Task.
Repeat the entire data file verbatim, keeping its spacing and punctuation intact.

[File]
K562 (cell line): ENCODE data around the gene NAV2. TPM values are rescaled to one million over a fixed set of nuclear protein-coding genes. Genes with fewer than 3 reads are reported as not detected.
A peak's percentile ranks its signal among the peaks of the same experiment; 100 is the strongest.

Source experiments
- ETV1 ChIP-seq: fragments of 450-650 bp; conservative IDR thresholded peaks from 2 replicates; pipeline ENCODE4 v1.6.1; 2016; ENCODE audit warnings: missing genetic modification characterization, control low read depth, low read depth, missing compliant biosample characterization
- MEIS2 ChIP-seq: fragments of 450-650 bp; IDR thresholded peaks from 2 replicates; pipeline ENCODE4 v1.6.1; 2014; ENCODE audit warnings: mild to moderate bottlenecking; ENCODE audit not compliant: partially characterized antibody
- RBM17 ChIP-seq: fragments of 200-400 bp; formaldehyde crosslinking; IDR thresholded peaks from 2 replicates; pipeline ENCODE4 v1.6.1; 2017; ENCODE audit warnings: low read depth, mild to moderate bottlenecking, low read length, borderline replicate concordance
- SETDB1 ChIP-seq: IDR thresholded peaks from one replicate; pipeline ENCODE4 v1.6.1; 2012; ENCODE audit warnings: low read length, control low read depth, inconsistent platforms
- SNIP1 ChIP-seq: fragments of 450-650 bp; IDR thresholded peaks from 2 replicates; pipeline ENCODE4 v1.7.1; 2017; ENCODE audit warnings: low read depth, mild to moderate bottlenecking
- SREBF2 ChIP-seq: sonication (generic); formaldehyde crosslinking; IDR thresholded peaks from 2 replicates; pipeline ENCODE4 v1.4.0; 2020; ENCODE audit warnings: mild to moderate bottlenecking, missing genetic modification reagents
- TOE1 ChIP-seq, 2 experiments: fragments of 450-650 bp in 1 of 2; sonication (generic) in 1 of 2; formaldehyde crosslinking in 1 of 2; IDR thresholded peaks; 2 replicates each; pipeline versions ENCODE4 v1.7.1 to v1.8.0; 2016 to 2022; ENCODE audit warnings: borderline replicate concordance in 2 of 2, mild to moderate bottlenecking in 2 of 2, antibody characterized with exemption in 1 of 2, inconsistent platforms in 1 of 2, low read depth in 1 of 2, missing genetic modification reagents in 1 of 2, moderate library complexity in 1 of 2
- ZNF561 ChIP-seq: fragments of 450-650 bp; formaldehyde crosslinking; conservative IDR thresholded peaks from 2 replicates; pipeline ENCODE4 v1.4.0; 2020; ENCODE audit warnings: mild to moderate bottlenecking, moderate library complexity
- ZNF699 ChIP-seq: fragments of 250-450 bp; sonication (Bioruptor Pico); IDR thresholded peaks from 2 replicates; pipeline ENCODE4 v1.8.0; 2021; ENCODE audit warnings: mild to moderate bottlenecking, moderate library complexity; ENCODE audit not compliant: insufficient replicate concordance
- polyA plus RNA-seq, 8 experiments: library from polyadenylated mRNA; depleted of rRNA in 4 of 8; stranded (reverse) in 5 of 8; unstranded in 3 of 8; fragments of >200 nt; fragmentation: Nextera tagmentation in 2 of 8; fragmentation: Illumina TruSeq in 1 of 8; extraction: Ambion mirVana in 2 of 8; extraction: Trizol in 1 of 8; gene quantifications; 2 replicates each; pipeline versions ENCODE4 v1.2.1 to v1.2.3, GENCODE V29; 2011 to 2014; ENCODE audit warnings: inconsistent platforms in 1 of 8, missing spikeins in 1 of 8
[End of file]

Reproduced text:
K562 (cell line): ENCODE data around the gene NAV2. TPM values are rescaled to one million over a fixed set of nuclear protein-coding genes. Genes with fewer than 3 reads are reported as not detected.
A peak's percentile ranks its signal among the peaks of the same experiment; 100 is the strongest.

Source experiments
- ETV1 ChIP-seq: fragments of 450-650 bp; conservative IDR thresholded peaks from 2 replicates; pipeline ENCODE4 v1.6.1; 2016; ENCODE audit warnings: missing genetic modification characterization, control low read depth, low read depth, missing compliant biosample characterization
- MEIS2 ChIP-seq: fragments of 450-650 bp; IDR thresholded peaks from 2 replicates; pipeline ENCODE4 v1.6.1; 2014; ENCODE audit warnings: mild to moderate bottlenecking; ENCODE audit not compliant: partially characterized antibody
- RBM17 ChIP-seq: fragments of 200-400 bp; formaldehyde crosslinking; IDR thresholded peaks from 2 replicates; pipeline ENCODE4 v1.6.1; 2017; ENCODE audit warnings: low read depth, mild to moderate bottlenecking, low read length, borderline replicate concordance
- SETDB1 ChIP-seq: IDR thresholded peaks from one replicate; pipeline ENCODE4 v1.6.1; 2012; ENCODE audit warnings: low read length, control low read depth, inconsistent platforms
- SNIP1 ChIP-seq: fragments of 450-650 bp; IDR thresholded peaks from 2 replicates; pipeline ENCODE4 v1.7.1; 2017; ENCODE audit warnings: low read depth, mild to moderate bottlenecking
- SREBF2 ChIP-seq: sonication (generic); formaldehyde crosslinking; IDR thresholded peaks from 2 replicates; pipeline ENCODE4 v1.4.0; 2020; ENCODE audit warnings: mild to moderate bottlenecking, missing genetic modification reagents
- TOE1 ChIP-seq, 2 experiments: fragments of 450-650 bp in 1 of 2; sonication (generic) in 1 of 2; formaldehyde crosslinking in 1 of 2; IDR thresholded peaks; 2 replicates each; pipeline versions ENCODE4 v1.7.1 to v1.8.0; 2016 to 2022; ENCODE audit warnings: borderline replicate concordance in 2 of 2, mild to moderate bottlenecking in 2 of 2, antibody characterized with exemption in 1 of 2, inconsistent platforms in 1 of 2, low read depth in 1 of 2, missing genetic modification reagents in 1 of 2, moderate library complexity in 1 of 2
- ZNF561 ChIP-seq: fragments of 450-650 bp; formaldehyde crosslinking; conservative IDR thresholded peaks from 2 replicates; pipeline ENCODE4 v1.4.0; 2020; ENCODE audit warnings: mild to moderate bottlenecking, moderate library complexity
- ZNF699 ChIP-seq: fragments of 250-450 bp; sonication (Bioruptor Pico); IDR thresholded peaks from 2 replicates; pipeline ENCODE4 v1.8.0; 2021; ENCODE audit warnings: mild to moderate bottlenecking, moderate library complexity; ENCODE audit not compliant: insufficient replicate concordance
- polyA plus RNA-seq, 8 experiments: library from polyadenylated mRNA; depleted of rRNA in 4 of 8; stranded (reverse) in 5 of 8; unstranded in 3 of 8; fragments of >200 nt; fragmentation: Nextera tagmentation in 2 of 8; fragmentation: Illumina TruSeq in 1 of 8; extraction: Ambion mirVana in 2 of 8; extraction: Trizol in 1 of 8; gene quantifications; 2 replicates each; pipeline versions ENCODE4 v1.2.1 to v1.2.3, GENCODE V29; 2011 to 2014; ENCODE audit warnings: inconsistent platforms in 1 of 8, missing spikeins in 1 of 8